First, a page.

Of course, I write this as if we've gotten over it.  Jesus, even Hitch had to put up with this bullcrap.  Sigh.

The Bit Wherein I Discuss Thematic Relevance

I hate to keep bringing up complaints about a movie that I enjoyed this much, but there is one other point I have to make.  The film has a misleading message about artistic development.  It's not wholly problematic, but it just needs a bit of punching up.

The overall lesson is something like, "Art exists because an artist makes it."  It is an indescribable, incalculable thing that comes into being.  You cannot (and should not) regulate it, you cannot (and should not) test for it, and you cannot (and should not) replicate it through scientific, workman-like means.

Unfortunately, it gets a bit hazy as to where Adam ultimately gets his artistic skill.  He acquires it by magic; as if all he needed all along was a spark of love in his heart, and that was enough to bring his latent powers to the surface.  This is a bit too convenient for my taste.  I agree that Art is difficult to define and I can even agree that it requires, to some extent, an inherent capacity for creative expression.  But I can't agree that it "just happens."  Art is a process; the movie turns it into an on/off switch.

Leaving that aside, however, I think NLF espouses an important and brilliant idea about art.  No, that's too soft.  It has an idea about ~~Art~~.

The entire movie is basically a frenetic dream state that an artist may find themselves in when they are surrounded by inspiration.  Adam's dealings with a dictatorial Port Authority is just his day-to-day monotony when viewed under the lens of artistic passion - the minor things that get in your way and prevent you from producing ~~Art~~ are no longer trivial annoyances, they are the work of outright tyranny.  And his journey to the moon is not a literal science-fiction voyage; it is the ethereal quality of having figured out what your next move is in that play you're writing, or the lyrics to that song you're composing.  Adam is becoming an Artist and doing exactly what he hopes to do, so on a metaphorical level he is "on the moon."

The underground angels who manipulate the world, then, are not actually spreading "happiness," as they state.  What they're actually spreading is "inspiration."  They're in the business of ensuring that   ~~Art~~ may survive.  Not coincidentally, the angels are poor; true ~~Art~~ is not created for profit, but for the purity of its being.

It's a subtle and joyous celebration of obscure artists and their struggle against a world that fails to see the point.  Yet in the end, that world is still cheering for Adam.  Ultimately we still need and want ~~Art~~ - we just don't always know it.  In the (butchered) words of the movie, "You will get exactly what you are looking for, but you will not get it in the way you expect."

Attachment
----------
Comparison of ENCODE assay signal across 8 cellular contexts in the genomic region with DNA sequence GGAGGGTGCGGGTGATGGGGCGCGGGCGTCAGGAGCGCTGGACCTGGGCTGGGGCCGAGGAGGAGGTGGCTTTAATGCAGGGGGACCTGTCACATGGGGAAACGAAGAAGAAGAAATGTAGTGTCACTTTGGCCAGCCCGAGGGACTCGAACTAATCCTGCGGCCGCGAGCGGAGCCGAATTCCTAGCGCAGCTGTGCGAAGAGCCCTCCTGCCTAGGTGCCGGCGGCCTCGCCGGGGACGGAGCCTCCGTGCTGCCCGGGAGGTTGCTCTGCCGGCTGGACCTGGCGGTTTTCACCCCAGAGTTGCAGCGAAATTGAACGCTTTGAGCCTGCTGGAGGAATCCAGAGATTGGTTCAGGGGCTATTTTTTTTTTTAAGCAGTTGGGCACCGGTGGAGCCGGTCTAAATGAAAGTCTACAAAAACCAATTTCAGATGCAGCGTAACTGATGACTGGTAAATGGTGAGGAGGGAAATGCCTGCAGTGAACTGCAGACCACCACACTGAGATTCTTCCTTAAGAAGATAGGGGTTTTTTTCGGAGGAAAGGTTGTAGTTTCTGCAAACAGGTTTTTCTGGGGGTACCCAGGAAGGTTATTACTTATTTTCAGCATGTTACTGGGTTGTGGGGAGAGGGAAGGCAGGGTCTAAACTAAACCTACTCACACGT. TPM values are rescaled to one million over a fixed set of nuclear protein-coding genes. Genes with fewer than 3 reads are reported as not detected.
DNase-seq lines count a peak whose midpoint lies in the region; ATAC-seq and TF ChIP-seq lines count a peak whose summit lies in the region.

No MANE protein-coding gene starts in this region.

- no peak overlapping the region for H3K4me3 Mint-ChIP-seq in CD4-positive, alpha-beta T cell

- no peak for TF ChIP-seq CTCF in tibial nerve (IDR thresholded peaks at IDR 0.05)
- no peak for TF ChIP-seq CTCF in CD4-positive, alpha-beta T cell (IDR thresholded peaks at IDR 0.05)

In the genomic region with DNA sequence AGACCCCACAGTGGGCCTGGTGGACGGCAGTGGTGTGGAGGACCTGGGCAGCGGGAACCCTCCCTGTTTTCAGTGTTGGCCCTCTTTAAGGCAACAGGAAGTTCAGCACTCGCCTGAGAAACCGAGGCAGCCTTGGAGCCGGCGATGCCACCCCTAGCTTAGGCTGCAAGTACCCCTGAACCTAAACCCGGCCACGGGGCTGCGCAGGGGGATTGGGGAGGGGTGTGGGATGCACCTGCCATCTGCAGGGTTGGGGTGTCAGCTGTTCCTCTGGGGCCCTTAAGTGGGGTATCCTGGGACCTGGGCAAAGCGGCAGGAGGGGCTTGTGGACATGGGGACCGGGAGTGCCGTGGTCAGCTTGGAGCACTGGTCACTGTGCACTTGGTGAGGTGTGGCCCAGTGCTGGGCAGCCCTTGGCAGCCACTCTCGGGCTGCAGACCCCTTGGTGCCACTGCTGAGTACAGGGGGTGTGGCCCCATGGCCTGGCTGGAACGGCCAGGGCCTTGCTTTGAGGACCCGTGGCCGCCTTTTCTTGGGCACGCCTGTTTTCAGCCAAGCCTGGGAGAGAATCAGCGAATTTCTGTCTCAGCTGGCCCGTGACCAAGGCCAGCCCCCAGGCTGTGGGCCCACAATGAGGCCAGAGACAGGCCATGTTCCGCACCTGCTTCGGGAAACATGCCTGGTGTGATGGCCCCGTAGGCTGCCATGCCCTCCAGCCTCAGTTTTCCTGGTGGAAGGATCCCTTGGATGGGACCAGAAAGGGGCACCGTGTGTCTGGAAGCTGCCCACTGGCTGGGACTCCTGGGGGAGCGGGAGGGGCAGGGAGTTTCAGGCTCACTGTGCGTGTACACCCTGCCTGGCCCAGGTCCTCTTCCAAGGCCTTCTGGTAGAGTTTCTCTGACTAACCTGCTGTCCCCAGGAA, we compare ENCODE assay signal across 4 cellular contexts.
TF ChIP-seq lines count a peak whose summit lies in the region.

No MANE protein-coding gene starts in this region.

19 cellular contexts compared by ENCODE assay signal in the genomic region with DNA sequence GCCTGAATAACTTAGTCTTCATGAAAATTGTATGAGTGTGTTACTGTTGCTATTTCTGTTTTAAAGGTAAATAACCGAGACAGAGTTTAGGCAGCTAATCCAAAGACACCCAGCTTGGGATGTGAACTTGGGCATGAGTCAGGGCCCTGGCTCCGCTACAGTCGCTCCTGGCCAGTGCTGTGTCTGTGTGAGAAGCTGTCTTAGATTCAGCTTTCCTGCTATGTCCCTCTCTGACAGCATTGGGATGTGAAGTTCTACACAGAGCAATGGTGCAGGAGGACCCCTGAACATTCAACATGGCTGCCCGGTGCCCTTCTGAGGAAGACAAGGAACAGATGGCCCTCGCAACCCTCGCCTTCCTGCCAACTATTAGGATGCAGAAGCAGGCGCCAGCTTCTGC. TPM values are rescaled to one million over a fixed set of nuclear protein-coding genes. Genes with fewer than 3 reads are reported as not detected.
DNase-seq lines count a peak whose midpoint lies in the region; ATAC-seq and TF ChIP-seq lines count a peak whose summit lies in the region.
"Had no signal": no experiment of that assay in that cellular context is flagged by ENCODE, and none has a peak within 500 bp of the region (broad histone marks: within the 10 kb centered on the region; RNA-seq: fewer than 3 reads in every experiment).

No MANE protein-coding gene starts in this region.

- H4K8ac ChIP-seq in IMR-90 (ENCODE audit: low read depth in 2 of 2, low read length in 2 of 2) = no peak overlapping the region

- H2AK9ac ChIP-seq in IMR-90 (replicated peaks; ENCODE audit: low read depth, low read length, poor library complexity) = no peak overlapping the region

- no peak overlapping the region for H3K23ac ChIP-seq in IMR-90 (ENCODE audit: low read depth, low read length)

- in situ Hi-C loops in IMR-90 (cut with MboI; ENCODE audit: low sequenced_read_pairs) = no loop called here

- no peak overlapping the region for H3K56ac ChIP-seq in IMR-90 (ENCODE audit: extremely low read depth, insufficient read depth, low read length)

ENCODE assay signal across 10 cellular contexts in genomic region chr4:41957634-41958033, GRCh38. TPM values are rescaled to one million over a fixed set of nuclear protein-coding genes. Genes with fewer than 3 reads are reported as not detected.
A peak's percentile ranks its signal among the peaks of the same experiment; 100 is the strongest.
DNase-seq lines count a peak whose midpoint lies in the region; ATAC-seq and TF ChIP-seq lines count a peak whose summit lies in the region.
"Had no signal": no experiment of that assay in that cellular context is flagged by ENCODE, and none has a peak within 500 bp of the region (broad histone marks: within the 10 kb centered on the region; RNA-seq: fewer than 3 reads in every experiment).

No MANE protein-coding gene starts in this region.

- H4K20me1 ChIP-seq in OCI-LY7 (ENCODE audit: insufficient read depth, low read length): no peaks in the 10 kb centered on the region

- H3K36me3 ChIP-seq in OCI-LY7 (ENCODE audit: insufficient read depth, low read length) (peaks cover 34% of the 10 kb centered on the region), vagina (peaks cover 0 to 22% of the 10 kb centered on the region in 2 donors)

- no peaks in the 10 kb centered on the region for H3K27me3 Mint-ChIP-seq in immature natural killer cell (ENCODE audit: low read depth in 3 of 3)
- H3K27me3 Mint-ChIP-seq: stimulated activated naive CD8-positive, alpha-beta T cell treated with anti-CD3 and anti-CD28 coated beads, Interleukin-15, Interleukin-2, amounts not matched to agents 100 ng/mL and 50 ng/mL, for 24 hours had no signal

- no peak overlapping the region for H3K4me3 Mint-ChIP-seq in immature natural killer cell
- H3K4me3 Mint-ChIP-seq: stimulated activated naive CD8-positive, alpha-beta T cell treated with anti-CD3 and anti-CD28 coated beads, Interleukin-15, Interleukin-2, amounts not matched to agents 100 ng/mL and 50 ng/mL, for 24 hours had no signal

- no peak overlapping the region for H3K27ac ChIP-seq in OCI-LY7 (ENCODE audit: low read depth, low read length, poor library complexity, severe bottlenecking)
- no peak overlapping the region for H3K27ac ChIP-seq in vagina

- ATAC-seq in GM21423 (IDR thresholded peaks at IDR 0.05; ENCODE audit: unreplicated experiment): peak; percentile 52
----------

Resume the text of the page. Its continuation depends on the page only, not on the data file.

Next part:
The Bit Wherein I Conclude Things

And now I have to make the obligatory comment about how ironic it was that a movie about struggling artists and their marginalization in a cold world would end up being marginalized by a cold world.

It almost feels like NLF was specifically made for me to discover thirty years later.  Do a Google search and you'll immediately get smacked in the face with a handful of reviews on other overlooked movie blogs like this one, which leads me to believe that the movie's target audience is modern day bloggers looking for obscure films to write about.

It's definitely not a movie for everyone.  The cheesy classic cinema vibe is enjoyable, but I suspect most people can only tolerate it in small doses.  The bizarre voyage to the moon is an unconventional narrative.  The overly joyous protagonist would seem grating to a cynical money-maker in the 1980s who expected Russia to drop a nuke at any minute.

But NLF achieved something not too many movies ever attain: timelessness.  It plays as well now as it ever could.  For a movie whose title specifically implies the mortality of all things - art included - it endures.

Though it has not been officially released, you can find at least two different YouTube feeds online right now.  My recommendation?  Download a plug-in for your browser to save it as an MP4 file while you can.  This is the kind of movie that justifies piracy.

How Much Hipster Cred Is It Worth? (Added March 2017)

This might be the most unique entry in the HHG.  It is obscure only in the sense that it was never released, but that very fact is the main reason it is somewhat well-known today.  It still falls well under the 1,000 rating IMDb cap I have for the Grail, but there are plenty of movies out there that are far less watched, and certainly plenty more that are less celebrated.

So, I think I have to give this one a big fat 0 hipster cred out of a possible 100.  Any argument I can think to make for it to have cred is cancelled out by film circles' adulation.  It's almost an anti-hipster movie - there is no irony within or without, just sincere appreciation from all perspectives.